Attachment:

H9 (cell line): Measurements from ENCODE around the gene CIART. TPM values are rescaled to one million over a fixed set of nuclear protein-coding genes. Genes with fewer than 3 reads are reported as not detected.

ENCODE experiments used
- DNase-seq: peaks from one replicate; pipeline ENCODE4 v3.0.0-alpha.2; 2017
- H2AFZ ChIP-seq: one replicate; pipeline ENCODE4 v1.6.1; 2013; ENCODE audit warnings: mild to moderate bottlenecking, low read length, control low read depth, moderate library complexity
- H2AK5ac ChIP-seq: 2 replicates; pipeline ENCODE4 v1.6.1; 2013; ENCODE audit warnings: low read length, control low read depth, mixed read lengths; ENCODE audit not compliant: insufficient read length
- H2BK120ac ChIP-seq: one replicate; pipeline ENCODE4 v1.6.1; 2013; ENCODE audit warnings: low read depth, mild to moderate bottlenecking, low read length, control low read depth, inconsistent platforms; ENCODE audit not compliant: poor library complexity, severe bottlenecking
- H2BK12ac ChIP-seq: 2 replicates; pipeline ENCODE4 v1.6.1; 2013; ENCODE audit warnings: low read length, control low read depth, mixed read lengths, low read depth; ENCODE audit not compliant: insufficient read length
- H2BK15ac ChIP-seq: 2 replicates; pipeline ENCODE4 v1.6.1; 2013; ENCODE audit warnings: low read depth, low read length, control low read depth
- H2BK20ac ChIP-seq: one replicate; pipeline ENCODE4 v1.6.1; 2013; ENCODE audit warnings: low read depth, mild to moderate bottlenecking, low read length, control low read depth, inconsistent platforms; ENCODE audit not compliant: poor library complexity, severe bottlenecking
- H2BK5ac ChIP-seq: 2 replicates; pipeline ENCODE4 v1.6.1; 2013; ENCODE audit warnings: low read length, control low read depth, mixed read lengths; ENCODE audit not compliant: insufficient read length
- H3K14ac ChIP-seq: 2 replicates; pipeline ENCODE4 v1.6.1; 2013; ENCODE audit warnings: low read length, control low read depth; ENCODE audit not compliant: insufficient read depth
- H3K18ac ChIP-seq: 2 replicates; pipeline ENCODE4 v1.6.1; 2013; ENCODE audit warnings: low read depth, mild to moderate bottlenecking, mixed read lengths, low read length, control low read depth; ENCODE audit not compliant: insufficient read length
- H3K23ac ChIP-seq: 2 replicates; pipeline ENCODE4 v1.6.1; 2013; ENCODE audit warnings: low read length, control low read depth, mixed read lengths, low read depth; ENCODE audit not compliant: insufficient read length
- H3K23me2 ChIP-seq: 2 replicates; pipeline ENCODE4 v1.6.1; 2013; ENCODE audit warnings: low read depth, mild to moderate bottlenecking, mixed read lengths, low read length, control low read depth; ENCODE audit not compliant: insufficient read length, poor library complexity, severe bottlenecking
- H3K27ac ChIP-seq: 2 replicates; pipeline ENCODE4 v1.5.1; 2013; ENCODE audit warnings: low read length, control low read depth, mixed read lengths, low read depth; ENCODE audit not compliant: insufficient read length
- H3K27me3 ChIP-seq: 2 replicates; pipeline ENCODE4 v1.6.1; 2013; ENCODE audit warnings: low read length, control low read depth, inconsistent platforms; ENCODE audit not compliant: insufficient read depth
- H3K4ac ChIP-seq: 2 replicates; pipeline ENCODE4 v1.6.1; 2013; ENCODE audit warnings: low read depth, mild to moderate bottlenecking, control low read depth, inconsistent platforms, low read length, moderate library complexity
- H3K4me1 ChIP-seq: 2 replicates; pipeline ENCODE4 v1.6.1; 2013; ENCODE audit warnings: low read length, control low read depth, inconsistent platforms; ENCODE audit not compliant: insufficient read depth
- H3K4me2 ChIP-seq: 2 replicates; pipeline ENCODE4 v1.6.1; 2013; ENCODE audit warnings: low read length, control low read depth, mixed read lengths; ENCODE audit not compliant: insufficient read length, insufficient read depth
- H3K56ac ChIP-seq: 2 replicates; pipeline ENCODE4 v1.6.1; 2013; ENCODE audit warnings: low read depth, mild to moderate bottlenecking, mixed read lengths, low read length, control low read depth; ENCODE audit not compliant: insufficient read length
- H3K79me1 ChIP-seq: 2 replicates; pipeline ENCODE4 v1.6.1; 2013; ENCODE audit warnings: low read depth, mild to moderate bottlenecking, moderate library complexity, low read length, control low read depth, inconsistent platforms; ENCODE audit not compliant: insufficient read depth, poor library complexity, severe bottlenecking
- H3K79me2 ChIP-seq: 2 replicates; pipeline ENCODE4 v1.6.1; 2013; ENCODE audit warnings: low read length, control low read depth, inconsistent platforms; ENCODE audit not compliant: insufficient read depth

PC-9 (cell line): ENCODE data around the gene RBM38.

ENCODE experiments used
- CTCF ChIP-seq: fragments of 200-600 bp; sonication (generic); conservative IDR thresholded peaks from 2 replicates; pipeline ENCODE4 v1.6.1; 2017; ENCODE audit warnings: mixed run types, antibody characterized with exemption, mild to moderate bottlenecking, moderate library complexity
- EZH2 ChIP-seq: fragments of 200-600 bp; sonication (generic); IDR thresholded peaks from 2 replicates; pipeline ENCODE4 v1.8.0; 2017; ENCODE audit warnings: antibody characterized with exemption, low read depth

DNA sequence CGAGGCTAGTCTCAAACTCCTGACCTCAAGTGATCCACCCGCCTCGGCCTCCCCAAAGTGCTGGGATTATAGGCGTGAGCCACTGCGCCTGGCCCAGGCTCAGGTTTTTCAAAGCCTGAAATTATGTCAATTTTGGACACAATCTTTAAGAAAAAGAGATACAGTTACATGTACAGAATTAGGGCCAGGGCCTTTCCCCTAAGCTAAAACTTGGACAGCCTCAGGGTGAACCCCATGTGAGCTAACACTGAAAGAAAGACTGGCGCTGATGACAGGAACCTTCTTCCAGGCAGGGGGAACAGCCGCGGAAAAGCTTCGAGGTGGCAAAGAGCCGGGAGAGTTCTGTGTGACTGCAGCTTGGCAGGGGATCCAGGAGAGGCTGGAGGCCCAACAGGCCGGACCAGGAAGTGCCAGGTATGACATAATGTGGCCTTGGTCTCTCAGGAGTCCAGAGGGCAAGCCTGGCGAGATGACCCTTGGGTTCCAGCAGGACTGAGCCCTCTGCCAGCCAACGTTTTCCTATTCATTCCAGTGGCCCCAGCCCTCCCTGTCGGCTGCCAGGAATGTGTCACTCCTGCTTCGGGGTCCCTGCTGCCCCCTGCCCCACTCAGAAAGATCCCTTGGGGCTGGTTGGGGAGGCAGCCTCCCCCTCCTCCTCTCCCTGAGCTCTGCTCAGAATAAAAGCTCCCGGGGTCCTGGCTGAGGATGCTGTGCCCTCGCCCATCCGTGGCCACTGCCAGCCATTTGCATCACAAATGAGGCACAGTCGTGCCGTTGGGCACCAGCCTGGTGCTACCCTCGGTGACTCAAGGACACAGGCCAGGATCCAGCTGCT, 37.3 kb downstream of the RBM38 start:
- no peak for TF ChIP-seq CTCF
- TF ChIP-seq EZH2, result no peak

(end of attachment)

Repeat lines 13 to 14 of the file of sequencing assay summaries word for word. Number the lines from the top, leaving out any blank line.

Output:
- H3K23ac ChIP-seq: 2 replicates; pipeline ENCODE4 v1.6.1; 2013; ENCODE audit warnings: low read length, control low read depth, mixed read lengths, low read depth; ENCODE audit not compliant: insufficient read length
- H3K23me2 ChIP-seq: 2 replicates; pipeline ENCODE4 v1.6.1; 2013; ENCODE audit warnings: low read depth, mild to moderate bottlenecking, mixed read lengths, low read length, control low read depth; ENCODE audit not compliant: insufficient read length, poor library complexity, severe bottlenecking